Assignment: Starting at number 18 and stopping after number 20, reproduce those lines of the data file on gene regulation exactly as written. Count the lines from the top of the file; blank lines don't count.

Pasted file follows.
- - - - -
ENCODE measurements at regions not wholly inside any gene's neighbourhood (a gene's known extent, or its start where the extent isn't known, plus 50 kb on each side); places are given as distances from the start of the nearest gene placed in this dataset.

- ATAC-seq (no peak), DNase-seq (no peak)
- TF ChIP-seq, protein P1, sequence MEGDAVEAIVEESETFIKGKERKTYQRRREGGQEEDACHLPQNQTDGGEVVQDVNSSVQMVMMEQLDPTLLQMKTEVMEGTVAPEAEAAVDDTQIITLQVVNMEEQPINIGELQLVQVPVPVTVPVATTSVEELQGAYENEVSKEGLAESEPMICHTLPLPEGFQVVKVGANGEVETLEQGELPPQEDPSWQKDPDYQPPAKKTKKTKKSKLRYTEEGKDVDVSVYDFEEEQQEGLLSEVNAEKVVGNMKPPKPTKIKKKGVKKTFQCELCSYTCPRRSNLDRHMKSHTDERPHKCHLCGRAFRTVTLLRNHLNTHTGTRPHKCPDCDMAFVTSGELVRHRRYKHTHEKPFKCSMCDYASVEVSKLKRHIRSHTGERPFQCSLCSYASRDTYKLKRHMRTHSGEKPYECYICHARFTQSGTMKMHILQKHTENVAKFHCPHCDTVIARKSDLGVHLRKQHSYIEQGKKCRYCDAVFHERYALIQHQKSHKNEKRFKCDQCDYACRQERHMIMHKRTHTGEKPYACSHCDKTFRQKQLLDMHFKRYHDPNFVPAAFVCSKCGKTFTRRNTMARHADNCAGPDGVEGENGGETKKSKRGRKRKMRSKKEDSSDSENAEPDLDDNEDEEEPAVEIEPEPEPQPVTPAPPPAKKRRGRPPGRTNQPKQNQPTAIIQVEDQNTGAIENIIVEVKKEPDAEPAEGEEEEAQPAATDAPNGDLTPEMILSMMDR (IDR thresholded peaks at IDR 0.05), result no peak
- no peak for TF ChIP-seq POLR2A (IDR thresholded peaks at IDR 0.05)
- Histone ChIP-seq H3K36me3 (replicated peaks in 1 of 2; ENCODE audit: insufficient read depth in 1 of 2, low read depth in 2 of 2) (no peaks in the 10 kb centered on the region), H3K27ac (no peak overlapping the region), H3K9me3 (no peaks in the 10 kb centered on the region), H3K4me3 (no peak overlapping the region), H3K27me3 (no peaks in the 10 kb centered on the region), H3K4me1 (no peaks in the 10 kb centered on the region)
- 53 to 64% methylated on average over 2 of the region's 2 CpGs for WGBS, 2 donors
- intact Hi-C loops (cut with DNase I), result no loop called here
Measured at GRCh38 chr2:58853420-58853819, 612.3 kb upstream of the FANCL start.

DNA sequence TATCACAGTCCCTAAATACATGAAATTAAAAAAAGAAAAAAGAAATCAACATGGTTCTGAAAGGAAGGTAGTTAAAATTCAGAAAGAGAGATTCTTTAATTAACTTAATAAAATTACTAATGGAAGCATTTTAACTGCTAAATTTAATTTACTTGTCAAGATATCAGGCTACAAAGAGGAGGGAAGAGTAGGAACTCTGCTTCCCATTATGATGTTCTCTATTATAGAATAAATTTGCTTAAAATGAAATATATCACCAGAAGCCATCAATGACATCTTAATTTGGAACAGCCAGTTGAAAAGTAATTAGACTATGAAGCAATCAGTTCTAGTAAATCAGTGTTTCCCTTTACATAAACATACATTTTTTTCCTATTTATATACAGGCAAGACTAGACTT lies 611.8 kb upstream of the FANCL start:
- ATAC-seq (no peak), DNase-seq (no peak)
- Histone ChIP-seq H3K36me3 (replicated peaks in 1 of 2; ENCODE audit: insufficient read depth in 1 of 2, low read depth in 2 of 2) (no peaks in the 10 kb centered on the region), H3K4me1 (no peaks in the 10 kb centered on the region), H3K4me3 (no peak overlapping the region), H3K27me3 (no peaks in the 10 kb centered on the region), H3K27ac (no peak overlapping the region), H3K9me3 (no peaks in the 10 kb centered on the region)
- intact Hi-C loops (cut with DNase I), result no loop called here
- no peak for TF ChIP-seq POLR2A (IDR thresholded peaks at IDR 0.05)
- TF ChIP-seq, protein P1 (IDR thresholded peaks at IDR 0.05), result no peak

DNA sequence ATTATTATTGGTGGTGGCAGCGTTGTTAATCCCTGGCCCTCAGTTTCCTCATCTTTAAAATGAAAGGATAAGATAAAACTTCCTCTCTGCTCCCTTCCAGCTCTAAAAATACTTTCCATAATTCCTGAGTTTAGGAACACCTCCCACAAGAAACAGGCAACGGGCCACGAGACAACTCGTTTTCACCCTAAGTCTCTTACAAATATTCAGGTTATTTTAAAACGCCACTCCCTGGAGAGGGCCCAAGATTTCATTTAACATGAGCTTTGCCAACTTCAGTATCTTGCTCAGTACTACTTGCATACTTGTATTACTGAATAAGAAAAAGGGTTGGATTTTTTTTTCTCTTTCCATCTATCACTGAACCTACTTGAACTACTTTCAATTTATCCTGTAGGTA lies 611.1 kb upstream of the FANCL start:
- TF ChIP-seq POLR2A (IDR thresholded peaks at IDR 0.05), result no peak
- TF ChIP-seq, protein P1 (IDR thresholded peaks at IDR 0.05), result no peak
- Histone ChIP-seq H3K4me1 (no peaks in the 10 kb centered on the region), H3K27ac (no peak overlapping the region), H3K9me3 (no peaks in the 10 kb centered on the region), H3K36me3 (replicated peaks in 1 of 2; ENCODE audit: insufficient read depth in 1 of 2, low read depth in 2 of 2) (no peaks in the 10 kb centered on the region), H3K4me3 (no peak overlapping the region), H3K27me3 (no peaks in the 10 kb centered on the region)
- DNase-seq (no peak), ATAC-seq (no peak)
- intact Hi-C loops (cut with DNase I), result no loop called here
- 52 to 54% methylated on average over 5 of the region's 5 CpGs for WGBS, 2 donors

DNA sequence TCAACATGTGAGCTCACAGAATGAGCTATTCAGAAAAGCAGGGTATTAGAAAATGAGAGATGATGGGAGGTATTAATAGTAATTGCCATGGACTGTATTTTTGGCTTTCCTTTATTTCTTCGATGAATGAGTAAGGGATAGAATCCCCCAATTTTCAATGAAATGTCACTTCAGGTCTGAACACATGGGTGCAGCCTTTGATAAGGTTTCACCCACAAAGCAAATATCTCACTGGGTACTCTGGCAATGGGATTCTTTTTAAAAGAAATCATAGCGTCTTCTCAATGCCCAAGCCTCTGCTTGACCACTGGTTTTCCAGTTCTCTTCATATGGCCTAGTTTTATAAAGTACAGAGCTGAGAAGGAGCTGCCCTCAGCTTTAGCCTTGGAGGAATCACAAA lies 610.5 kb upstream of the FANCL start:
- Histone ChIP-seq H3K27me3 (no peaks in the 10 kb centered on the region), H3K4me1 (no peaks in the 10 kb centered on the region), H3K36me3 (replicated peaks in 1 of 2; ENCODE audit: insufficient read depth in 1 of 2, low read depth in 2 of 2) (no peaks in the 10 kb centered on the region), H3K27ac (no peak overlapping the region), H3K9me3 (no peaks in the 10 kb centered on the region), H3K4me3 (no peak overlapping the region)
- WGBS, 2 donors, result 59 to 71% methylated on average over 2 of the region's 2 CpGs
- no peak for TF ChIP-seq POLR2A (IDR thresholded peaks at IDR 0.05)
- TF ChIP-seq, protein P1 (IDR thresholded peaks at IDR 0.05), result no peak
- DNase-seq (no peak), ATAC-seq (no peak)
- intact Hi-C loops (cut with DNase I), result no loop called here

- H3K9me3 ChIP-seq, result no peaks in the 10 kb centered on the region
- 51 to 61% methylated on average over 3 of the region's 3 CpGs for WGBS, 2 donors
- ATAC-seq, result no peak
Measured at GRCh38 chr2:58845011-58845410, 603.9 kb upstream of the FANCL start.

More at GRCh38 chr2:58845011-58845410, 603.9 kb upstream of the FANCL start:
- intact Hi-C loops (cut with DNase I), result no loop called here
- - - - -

- Histone ChIP-seq H3K4me1 (no peaks in the 10 kb centered on the region), H3K27ac (no peak overlapping the region), H3K9me3 (no peaks in the 10 kb centered on the region), H3K36me3 (replicated peaks in 1 of 2; ENCODE audit: insufficient read depth in 1 of 2, low read depth in 2 of 2) (no peaks in the 10 kb centered on the region), H3K4me3 (no peak overlapping the region), H3K27me3 (no peaks in the 10 kb centered on the region)
- DNase-seq (no peak), ATAC-seq (no peak)
- intact Hi-C loops (cut with DNase I), result no loop called here